- Increasing transparency for consumers:
- Disclosures — Companies would be required to make disclosures to all consumers about their use of algorithms to reach decisions, what personal information they collect, and how their algorithms use it to reach decisions.
- Adverse Action — If businesses make an unfavorable decision about an opportunity — for example, denying a housing application or charging a higher interest rate for a loan — based on an algorithmic determination, they must provide a more in-depth explanation.
- Dispute and Corrections — Provide consumers an opportunity to submit corrections to prevent negative decisions based on inaccurate personal information.
Coverage and Key Definitions
The bill would apply to covered entities and service providers. "Covered entities" include individuals and legal entities that either:
- make algorithmic eligibility determinations or algorithmic information availability determinations, or
- rely on algorithmic eligibility determinations or algorithmic information availability determinations supplied by a service provider,
- and that meet one of the following criteria:
- possess or control personal information on more than 25,000 District 8 residents;
- have greater than $15 million in average annualized gross receipts for the 10 years preceding the most recent fiscal year;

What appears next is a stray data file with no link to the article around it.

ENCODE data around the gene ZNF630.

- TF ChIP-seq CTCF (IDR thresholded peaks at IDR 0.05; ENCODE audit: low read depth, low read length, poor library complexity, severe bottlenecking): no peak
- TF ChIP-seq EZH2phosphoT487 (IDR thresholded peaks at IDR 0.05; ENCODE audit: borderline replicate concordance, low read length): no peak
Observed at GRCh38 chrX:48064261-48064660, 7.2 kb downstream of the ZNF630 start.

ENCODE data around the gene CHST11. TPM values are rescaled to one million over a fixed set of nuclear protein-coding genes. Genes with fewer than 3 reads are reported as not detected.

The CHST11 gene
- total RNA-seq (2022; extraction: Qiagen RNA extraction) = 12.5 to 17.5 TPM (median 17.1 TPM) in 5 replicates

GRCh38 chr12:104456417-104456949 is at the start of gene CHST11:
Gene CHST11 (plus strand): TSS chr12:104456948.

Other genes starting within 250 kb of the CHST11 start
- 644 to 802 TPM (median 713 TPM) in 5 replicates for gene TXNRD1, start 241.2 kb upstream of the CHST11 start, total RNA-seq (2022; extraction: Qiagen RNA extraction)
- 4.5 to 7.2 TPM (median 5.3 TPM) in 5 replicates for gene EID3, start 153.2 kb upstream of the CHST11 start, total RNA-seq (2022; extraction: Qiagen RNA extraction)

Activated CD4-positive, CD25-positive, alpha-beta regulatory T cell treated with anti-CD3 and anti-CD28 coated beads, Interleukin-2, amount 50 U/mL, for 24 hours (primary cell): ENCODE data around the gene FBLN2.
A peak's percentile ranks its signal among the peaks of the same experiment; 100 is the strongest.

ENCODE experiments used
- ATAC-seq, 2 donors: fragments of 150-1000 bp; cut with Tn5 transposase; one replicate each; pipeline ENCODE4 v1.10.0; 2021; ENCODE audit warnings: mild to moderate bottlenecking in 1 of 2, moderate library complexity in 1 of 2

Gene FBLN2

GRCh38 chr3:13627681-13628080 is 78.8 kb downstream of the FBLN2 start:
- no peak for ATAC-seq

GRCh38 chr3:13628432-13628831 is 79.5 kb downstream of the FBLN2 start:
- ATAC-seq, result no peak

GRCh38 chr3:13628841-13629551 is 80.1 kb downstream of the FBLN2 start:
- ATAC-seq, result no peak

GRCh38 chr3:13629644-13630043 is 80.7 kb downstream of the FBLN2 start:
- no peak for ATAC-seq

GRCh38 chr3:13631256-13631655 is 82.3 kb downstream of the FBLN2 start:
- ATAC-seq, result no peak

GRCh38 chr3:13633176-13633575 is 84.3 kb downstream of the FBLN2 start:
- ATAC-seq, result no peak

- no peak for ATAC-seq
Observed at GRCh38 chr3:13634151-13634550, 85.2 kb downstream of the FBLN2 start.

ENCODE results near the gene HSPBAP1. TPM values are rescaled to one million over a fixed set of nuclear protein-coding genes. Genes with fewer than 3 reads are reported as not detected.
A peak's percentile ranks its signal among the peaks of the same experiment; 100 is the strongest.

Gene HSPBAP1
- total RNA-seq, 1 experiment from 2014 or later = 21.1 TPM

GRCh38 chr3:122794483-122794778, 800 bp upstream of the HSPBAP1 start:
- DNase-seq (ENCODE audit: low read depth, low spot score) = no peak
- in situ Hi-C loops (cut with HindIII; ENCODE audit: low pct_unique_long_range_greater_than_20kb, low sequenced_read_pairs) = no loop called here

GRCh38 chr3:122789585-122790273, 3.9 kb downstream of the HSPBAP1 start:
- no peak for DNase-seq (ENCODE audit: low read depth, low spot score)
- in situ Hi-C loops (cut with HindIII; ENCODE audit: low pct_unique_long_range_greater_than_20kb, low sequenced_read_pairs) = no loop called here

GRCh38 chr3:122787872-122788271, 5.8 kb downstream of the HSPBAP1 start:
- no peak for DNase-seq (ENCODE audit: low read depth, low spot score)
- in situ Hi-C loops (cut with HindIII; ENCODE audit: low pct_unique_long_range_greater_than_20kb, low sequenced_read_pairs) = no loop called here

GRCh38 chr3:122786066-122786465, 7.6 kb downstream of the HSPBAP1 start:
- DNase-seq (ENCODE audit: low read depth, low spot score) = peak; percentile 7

- are a data broker, or other entity, that derives 50 percent or more of its annual revenue by collecting, assembling, selling, distributing, providing access to, or maintaining personal information, and some proportion of the personal information concerns a District resident who is not a customer or an employee of that entity; or
- is a service provider.
Any covered entity that relies in whole or in part on a service provider to conduct an algorithmic eligibility determination or an algorithmic information availability determination would be obligated to require by written agreement that the service provider implement and maintain measures reasonably designed to ensure that the service provider complies with law.
"Algorithmic eligibility determination" would be defined as "a determination based in whole or in significant part on an algorithmic process that utilizes machine learning, artificial intelligence, or similar techniques to determine an individual’s eligibility for, or opportunity to access, important life opportunities."
"Algorithmic information availability determination" would be defined as "a determination based in whole or in significant part on an algorithmic process that utilizes machine learning, artificial intelligence, or similar techniques to determine an individual’s receipt of advertising, marketing, solicitations, or offers for an important life opportunity."
Additional defined terms would include: "adverse action"; "important life opportunities," which would include "access to, approval for, or offer of credit"; "personal information"; and "service provider."
The bill would allow the Office of the Attorney General and private individuals to bring suit for violations of the law, with remedies to include injunctive relief, damages, restitution, and penalties (up to $10,000 per violation).
A copy of the press release is available here.
A copy of the legislative transmittal letter is available here.
A copy of the bill text is available here.